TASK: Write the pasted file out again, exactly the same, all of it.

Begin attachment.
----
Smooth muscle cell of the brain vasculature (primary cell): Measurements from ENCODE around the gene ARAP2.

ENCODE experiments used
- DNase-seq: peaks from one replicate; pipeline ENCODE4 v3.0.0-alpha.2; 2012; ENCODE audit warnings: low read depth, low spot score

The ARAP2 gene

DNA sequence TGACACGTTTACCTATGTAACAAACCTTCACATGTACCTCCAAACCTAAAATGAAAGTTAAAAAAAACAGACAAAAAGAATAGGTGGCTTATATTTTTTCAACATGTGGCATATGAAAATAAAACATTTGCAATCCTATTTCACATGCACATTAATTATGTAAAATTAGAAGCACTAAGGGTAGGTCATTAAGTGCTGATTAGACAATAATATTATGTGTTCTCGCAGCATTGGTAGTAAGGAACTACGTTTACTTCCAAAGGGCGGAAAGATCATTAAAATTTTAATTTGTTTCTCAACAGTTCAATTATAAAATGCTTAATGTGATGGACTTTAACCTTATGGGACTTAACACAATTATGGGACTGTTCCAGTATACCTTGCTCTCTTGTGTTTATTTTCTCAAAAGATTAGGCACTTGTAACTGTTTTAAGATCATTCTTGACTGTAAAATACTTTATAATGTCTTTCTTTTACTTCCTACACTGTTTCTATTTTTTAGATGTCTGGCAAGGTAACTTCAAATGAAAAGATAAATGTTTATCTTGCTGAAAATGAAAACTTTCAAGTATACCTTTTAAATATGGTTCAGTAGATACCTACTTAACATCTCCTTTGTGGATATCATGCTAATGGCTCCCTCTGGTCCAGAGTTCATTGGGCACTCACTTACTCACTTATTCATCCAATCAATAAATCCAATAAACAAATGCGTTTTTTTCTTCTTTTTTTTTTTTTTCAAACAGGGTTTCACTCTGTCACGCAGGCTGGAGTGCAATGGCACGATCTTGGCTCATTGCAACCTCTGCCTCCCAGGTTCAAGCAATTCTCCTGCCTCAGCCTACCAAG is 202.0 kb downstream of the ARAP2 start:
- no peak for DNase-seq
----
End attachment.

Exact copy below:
Smooth muscle cell of the brain vasculature (primary cell): Measurements from ENCODE around the gene ARAP2.

ENCODE experiments used
- DNase-seq: peaks from one replicate; pipeline ENCODE4 v3.0.0-alpha.2; 2012; ENCODE audit warnings: low read depth, low spot score

The ARAP2 gene

DNA sequence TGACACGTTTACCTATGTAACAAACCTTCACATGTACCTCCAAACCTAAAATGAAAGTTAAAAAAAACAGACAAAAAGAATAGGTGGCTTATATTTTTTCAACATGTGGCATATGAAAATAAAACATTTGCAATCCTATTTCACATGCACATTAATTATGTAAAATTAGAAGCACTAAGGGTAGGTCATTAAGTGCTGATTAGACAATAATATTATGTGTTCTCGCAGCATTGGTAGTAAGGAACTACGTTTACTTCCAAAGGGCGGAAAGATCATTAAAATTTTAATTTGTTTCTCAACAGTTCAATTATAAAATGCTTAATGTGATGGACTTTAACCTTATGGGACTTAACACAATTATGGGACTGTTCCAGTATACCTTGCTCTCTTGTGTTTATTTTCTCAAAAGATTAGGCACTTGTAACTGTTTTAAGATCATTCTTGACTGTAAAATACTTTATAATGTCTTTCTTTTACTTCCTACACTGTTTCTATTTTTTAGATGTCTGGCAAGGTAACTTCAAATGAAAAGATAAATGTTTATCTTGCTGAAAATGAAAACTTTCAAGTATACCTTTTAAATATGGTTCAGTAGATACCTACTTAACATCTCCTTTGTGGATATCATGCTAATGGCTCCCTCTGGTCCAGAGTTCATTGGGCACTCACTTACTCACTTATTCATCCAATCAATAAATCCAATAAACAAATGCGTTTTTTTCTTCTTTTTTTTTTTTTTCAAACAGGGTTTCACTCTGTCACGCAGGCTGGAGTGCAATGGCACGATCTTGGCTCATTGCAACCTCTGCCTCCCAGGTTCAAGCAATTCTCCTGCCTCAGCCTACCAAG is 202.0 kb downstream of the ARAP2 start:
- no peak for DNase-seq